At 17, Evelyn is sent to work on her deceased aunt and uncle’s farm in North Carolina, where the soil consists of deep and hard red clay.  In the days just after World War II, Evelyn labors from sun-up to sundown but senses a change coming, though she has no idea how profound the change will be or in what guise the transformation will take.

One rainy day, Evelyn comes upon a puddle, which she thinks is full of nothing but water and mud.  She is beyond surprised to discover the body of a man there, a man who is very much alive, though strange and slightly misshapen.  Mud and scars cover the man’s body.  He must be a solider, she thinks, but far from the battlefield.  After she takes the man inside and cares for him, miraculously, he heals.  The kicker is that he also changes form.  To Evelyn’s disbelief, the man grows to strongly resemble her; the two could be twins, in fact.

Evelyn does not question.  To her, “Addie” is a gift.  “To have her come up literally from the land I loved seemed natural, a fit to my heart’s logic.  The land’s response to my love.  So when fate gave me Addie, I let her be given.”

We know Addie is special, and she continues to astound us, especially when Evelyn decides she is ready for marriage and children.  Addie changes form once again to become “Adam Hope.”  Riley creates a character, unlike all others, who literally takes on the image of others.  When Riley delves into the unknown, she takes us with her.

Riley also imagines a very tangible sense of fear.  Instinctively, Evelyn knows there are those who would not understand Adam adam-hope1.jpgin the way she does.  No one can know who or what Adam is or where he truly comes from.  The situation has the potential to become volatile, and both Evelyn and Adam know this.  Yet Adam counters:  “Do you know who you are, Evelyn?  Who all of you are?  Where do you come from?  You don’t know any more than I do.”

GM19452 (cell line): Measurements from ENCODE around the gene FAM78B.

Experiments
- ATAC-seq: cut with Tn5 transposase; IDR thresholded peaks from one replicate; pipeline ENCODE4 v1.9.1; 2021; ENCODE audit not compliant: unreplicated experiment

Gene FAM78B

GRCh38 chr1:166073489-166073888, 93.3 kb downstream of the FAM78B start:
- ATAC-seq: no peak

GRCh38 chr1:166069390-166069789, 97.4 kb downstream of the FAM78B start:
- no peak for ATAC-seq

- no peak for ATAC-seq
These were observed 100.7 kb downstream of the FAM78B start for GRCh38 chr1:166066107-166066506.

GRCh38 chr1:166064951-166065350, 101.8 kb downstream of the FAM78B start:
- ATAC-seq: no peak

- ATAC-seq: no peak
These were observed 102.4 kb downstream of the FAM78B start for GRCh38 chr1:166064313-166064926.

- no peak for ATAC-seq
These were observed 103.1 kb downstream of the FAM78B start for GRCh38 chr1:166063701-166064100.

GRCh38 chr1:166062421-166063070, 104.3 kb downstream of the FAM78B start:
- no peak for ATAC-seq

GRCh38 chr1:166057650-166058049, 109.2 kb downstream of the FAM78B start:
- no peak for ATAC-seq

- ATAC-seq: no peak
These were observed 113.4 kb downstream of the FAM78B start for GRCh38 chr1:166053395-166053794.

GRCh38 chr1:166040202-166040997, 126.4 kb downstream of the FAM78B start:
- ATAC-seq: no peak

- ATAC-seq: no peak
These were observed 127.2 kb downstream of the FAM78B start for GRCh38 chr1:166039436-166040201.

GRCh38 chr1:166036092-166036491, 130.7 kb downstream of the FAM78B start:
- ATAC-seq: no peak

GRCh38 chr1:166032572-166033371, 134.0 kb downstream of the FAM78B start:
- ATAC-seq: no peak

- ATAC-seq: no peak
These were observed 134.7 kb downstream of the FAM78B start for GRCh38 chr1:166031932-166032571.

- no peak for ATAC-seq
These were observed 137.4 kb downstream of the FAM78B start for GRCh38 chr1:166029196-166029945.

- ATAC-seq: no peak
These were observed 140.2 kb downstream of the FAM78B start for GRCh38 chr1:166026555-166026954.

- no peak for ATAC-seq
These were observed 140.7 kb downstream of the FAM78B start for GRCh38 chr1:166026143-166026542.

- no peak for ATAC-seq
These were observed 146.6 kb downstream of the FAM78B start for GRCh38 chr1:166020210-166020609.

Clearly, Adam is from the land and of the land: he can be molded like clay.  Riley uses this unconventional character to give us a geography of a body and of love, land, and family.  Adam and Evelyn begin an idyllic life together; everything seems perfect and no one challenges who or what Adam is.  He communes with horses, people, and nature in a way that is reminiscent of how Edgar Sawtelle communicates with dogs.

Adam Hope pulls you in like a magnet and entices you to stay a while.  Before long, you are entranced by his beautiful music, his way with all creatures, and, above all, by Riley’s captivating and clear language.

Uncertainty, fear, and calamity soon mar the landscape of the couple’s happy home and force them to flee.  I could not help but draw comparisons to Adam and Eve’s expulsion from the Garden.  Yet, Adam and Evelyn get lucky and find a new kind of Eden and a new home, at least until tragedy strikes their family again.